Cynthia Doyon in 1973 as a senior at Lincoln High School, where she was a member of the honor society.

WE HAVE OUR heads in the sand, and our silence is criminal. We have contempt for the desperate, lonely, sick people who take their own lives and those who, like me, trudge through life assaulted by suicidal thoughts. We just don’t think the Cynthia Doyons of the world are worth saving.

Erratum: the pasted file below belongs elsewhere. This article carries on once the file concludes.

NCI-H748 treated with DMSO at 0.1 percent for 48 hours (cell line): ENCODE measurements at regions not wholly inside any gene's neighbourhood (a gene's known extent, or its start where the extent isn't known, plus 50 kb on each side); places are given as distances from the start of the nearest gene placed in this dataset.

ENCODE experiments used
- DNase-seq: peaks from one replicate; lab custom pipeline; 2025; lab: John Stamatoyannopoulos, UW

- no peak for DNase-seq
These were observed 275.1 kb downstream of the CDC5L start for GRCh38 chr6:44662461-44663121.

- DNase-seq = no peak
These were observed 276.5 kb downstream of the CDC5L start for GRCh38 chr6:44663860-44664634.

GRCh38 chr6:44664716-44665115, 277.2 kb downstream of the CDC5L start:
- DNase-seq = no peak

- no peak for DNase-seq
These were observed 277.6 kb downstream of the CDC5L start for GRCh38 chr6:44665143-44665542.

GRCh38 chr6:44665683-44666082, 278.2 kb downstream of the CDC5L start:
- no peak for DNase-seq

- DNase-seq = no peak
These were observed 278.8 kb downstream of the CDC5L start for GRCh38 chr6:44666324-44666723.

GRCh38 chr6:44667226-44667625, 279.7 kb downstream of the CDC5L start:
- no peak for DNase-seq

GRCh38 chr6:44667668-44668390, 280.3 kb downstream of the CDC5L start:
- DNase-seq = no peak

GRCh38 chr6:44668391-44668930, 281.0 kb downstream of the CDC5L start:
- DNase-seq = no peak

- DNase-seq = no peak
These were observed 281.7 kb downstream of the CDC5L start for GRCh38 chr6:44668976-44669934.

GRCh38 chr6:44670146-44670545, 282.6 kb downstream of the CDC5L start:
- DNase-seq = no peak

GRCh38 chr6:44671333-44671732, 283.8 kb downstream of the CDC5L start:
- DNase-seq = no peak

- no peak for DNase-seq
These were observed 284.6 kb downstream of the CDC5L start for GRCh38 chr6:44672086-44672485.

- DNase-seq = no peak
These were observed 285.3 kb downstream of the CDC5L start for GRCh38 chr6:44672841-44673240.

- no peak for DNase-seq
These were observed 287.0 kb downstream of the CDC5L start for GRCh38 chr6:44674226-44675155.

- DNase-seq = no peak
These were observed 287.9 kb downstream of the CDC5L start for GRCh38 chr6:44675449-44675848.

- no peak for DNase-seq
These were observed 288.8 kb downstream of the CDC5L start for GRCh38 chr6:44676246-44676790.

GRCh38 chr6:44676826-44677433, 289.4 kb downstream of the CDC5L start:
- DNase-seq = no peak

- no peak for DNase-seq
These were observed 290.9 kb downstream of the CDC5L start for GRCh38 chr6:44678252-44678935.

Progressive, medically astute Seattle is no beacon of hope. Last year, there were 88 homicides in King County, less than half the number of suicides. Society and the media rightly treat homicides as important crimes. Suicides are only reported if the person is a public figure, such as SeaTac City Council member Kay Marie Lasco, who leapt from the Aurora Bridge last June, or if the person ends their life in a public way, or when it’s a murder- suicide, like that involving Crystal Brame, killed last year by her husband, Tacoma Police Chief David Brame, who then shot himself. While murder-suicides often prompt news coverage of ways to protect potential victims, solo acts get little additional attention. Lasco’s act was all over local television news for two nights, but not once did I see a station offer viewers the most basic information about what to do and whom to call if someone close to them is suicidal. The newspapers didn’t do any better. Doyon’s suicide was reported in both the Seattle Post-Intelligencer and The Seattle Times. Neither newspaper has tackled suicide as an issue. Criminal silence.